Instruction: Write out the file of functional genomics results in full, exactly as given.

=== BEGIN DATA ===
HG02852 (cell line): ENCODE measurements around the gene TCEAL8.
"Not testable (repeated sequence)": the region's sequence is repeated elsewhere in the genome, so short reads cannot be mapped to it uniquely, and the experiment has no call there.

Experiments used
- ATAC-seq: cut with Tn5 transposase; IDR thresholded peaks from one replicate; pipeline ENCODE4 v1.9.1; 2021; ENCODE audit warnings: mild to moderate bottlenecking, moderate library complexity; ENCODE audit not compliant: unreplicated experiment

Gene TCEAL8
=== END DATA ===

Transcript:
HG02852 (cell line): ENCODE measurements around the gene TCEAL8.
"Not testable (repeated sequence)": the region's sequence is repeated elsewhere in the genome, so short reads cannot be mapped to it uniquely, and the experiment has no call there.

Experiments used
- ATAC-seq: cut with Tn5 transposase; IDR thresholded peaks from one replicate; pipeline ENCODE4 v1.9.1; 2021; ENCODE audit warnings: mild to moderate bottlenecking, moderate library complexity; ENCODE audit not compliant: unreplicated experiment

Gene TCEAL8